If we wanted to concretely define the characteristics of a sociological pedagogy, we would have to take into account three aspects: the contents, the methodologies and the contexts. As for the contents, the sociological contribution is useful for:
1) Propose new ecocentric cognitive structures on which people can reorganize their representations of the world and act coherently with them.
2) To convey typical concepts of sociology (empathy, sustainability, community, relationship, etc.) using suitable methodologies. In terms of methodologies, a pivotal role can be played by the body, not only as a biological element, but, above all, as a symbolic element. The body, in fact, becomes the "place" where they concentrate:
1) perceptive skills capable of experimenting with complex sociological concepts through a multisensory approach that brings the lived experience back to concreteness.
2) dimensions of space-time that are humanly sustainable because they conform to rhythms and cycles that are marked by the body itself Finally, as regards the contexts, the pedagogical intervention is undoubtedly aimed at the worlds of everyday life both in the field of primary education (schools) and in lifelong learning since every moment of life can offer an opportunity to consciously review the own role in the community.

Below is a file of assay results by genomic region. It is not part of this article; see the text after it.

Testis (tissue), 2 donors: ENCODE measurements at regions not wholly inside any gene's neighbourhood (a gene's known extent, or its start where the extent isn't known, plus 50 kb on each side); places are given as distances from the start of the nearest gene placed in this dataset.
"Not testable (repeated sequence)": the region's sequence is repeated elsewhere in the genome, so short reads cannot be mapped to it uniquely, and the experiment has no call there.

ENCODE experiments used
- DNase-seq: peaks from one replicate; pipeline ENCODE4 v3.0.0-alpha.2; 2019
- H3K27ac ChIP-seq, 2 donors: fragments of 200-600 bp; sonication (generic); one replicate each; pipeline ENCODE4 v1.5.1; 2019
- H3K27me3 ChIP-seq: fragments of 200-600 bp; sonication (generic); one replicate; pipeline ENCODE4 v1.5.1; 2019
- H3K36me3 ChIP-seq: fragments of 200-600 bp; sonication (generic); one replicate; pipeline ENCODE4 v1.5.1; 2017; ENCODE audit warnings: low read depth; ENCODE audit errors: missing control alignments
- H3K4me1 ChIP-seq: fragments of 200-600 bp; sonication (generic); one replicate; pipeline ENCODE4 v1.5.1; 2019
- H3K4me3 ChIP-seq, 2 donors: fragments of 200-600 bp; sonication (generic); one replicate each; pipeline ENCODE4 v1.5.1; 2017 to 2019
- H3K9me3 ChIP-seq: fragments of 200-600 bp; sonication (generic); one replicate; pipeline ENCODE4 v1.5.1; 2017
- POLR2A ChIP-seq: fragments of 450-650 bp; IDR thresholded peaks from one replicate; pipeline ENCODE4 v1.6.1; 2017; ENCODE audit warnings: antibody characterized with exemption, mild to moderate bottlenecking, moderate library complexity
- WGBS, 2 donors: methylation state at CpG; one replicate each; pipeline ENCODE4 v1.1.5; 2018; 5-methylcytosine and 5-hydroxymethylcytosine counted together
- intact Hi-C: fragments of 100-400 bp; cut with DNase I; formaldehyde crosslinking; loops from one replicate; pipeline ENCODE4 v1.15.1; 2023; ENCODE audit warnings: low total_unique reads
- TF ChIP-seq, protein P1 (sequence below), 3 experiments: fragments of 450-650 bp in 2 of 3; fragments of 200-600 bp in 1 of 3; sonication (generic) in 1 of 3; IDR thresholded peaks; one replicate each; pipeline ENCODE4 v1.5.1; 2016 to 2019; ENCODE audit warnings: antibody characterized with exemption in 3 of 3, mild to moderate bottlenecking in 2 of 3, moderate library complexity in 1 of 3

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Panels: A.6. Education Now: To Compare For Understanding The UnexpectedKeywords: University, information, rankings, sociology, comparative education
UNIVERSITY DELAYS. ITALIAN ACADEMIC GAP AS A MEDIA TOPIC
This proposal deals with the journalistic impact of international university rankings, in which Italy is rarely found in the top positions. The reports annually published by the most important academic rankings in the world (Academic Ranking of World Universities, Times Higher Education World University Rankings and QS World University Rankings) comply with several indicators of didactic or research performance, including highly cited researchers and papers indexed in major citation indices. These ratings shed light on Italian university delays, as the media emphasize ‒ in a so-called comparison ‒ whenever ratings are presented to the press. Hence follows the opportunity to focus on the Italian academic gap seen as a media topic, with emphasis on the delays of our universities in terms of functional efficiency and public financing.